KUALA LUMPUR — After Malaysia’s Minister of Economy Rafizi Ramli recently conceded that the nation may be “addicted” to the practice of eating out, more working-class Malaysians have spoken up to say that this is borne out of necessity.
On the r/Malaysia subreddit on the Reddit social aggregator, a majority of users who commented on Malay Mail’s article on Thursday (Sept 21) about Malaysians who eat out raised the issue of time constraints such as long commute time and the existing conventional working hours as influencing their decision to dine out.
“I finish work at 6. Reach home around 7ish. You expect me to cook when the makcik (Malay aunty) in front of my place sells nasi lemak with nasi lebih (additional rice) for only RM4.50 (S$1.30)?” a user u/ExposeInfinity wrote.
“When food is near your commute route, you might as well eat out rather than getting home tired, cook stuff and then having to clean up,” another user, u/Paybackaiw said.
Others seemed to suggest that meal preparation is a hassle and at times even considered a “luxury”.
“Eating at home is considered a luxury nowadays, as most of us are detained in traffic for up to two hours. Most family husband and wife are working-class people who have been hustling all day; don’t expect them to have energy to cook at home, where your brain has indicated to rest.
“If a family just needed a single source of income and is able to feed the family, then their partner would have time for housework and cooking. (This becomes a luxury). I believe most of us realise that TIME IS GOLD. (The only currency that cannot be earned).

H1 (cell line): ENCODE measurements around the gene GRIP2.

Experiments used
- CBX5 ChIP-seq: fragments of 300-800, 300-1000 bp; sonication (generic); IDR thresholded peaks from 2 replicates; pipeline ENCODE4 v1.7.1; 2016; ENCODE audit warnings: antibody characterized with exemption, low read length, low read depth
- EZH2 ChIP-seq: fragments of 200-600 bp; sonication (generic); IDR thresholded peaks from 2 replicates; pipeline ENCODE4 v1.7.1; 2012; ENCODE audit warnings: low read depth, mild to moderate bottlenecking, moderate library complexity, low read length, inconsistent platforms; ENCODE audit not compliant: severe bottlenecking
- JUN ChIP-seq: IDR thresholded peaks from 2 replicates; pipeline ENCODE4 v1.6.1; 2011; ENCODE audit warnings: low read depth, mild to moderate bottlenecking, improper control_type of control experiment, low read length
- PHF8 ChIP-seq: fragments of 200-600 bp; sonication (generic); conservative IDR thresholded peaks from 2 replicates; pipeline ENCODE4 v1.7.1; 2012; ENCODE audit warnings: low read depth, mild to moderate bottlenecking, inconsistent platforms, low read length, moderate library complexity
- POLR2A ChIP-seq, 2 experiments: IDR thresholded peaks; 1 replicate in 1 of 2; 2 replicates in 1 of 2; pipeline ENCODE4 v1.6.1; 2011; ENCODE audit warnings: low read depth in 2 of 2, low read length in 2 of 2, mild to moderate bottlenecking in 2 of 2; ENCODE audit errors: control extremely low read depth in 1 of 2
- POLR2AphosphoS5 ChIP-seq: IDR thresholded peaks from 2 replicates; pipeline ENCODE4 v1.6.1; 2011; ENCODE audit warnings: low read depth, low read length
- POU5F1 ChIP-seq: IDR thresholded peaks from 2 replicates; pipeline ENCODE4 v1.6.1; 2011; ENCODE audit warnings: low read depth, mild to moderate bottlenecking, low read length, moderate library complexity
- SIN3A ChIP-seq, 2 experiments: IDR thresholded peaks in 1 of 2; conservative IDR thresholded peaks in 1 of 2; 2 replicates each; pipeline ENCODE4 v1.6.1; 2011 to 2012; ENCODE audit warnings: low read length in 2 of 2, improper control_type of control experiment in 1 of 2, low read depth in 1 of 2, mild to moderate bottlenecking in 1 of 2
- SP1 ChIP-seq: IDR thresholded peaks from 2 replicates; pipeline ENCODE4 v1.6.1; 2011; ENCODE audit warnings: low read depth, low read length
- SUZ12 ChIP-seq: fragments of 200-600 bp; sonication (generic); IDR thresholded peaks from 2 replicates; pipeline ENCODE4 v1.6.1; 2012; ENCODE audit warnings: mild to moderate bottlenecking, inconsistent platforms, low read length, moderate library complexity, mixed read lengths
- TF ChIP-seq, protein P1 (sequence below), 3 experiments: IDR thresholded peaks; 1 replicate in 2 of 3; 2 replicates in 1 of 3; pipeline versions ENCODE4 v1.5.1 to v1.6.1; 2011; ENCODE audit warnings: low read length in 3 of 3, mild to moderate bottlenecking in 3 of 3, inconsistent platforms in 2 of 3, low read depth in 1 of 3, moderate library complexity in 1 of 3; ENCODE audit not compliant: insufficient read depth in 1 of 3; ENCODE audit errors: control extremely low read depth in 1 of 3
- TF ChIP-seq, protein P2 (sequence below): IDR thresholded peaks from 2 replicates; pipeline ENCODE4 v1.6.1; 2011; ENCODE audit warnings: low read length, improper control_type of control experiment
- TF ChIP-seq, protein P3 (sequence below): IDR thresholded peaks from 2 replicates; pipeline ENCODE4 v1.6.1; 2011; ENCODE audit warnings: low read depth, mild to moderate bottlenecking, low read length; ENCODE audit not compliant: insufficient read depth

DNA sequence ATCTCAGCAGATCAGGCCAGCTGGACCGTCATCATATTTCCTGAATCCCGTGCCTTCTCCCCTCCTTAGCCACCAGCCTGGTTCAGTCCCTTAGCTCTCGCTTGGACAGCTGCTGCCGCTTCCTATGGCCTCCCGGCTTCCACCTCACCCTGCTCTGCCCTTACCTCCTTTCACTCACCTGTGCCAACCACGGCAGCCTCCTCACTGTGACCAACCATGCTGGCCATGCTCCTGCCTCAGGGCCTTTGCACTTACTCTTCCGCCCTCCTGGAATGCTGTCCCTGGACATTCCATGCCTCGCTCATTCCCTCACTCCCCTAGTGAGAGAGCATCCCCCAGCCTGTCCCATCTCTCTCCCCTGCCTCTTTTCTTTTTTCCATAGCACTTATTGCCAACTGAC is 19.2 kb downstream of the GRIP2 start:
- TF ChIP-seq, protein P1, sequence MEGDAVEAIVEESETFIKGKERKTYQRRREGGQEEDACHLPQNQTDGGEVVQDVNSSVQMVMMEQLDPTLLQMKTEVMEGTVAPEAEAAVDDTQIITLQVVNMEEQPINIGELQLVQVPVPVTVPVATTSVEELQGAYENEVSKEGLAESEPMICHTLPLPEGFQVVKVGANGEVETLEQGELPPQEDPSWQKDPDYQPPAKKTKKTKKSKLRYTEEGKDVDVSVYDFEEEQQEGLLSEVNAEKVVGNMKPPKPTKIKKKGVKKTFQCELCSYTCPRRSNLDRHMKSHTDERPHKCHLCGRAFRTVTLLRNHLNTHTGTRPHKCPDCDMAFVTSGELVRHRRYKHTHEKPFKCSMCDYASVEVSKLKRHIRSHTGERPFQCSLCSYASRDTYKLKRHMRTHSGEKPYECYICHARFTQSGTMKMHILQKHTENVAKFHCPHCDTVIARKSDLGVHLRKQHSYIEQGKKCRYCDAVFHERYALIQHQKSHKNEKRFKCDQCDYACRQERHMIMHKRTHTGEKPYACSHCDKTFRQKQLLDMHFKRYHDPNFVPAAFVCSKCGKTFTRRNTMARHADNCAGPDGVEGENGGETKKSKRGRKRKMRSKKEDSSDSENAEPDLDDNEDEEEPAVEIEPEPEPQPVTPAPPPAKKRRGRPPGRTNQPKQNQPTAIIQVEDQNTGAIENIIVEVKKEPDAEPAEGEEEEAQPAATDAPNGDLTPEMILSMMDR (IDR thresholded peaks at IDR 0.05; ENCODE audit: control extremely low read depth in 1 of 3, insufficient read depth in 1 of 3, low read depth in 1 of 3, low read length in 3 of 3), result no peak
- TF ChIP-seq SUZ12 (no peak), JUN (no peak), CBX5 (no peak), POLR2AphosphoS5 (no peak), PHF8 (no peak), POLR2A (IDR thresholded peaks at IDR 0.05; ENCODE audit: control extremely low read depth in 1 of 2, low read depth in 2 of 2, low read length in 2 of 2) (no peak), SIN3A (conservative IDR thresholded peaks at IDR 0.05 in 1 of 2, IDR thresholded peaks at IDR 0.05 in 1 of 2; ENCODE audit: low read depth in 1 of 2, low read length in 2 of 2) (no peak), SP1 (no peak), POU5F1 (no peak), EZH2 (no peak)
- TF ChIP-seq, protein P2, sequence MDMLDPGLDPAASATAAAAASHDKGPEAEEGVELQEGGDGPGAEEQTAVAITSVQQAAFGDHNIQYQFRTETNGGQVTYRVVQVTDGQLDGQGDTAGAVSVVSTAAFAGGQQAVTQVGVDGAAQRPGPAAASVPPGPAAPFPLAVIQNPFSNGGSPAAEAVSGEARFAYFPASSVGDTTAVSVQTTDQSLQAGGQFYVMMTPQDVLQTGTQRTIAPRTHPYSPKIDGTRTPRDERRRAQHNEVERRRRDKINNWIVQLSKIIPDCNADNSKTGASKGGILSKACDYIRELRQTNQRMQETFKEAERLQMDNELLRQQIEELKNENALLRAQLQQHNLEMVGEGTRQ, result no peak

“In other words, no sane person would accept a million dollars if the caveat is that you could only live for 24 hours,” user u/djzeor said.
“To be honest 10 out of 10 I would eat out if healthier (and more affordable) option is available out there. Preparation + cooking + cleaning after work is exhausting, especially after stupid OT (over-time).
“Salute to my mom cuz (because) she still manages to cook for a bunch of people after rushing home from work,” u/helloszeeeeee13 said.
Some users even pointed out that cooking at home for single-working adults is not viable, noting that the cost and time consumed for meal preparation outweigh sustainability.
“Cooking is viable only if you have more than two persons in the household.
“If you just cook for one, the ROI (return on investment) is on the negative side since we have to count preparation, cooking and cleaning time and treat it as money.
“Nobody is addicted to eating out. It’s a necessity not luxury. And most people, on a daily basis, eat out at a gerai (stall), not those high-end restaurant,” u/malayskanzler said.
“None of the comments mentioned about the cleaning process required after cooking, some more Malaysia nowadays condominium all have open kitchen concept. Unless you are having a four- to five- person family, it is not really efficient to cook for your own meal. Plus, company nowadays expect you to work even when you reach home, like replying emails,” u/cucuyu said.
However, there are some users who advocate for meal preparation — the practice of preparing the key elements of a dish before you plan to eat it.
“Not true. There are plenty of ways to cook for one person that saves cost. One of the ways to do so is by cooking multiple portions of the same food and freezing or chilling them,” u/ sabahnibba said.
Earlier this week, Mr Rafizi was quoted saying that while Malaysians may be addicted to eating out and spending a significant sum of their wage on it, they cannot be blamed for it.
Instead, he said “unintended consequences of policies of the past” and the structure of Malaysia’s economy and wages are to blame for Malaysians spending a higher proportion of their income on eating out and takeouts compared to fellow Asian country South Korea.
He also admitted that poor public transportation has contributed to the issue of Malaysian households subsisting on eating out and food delivery. MALAY MAIL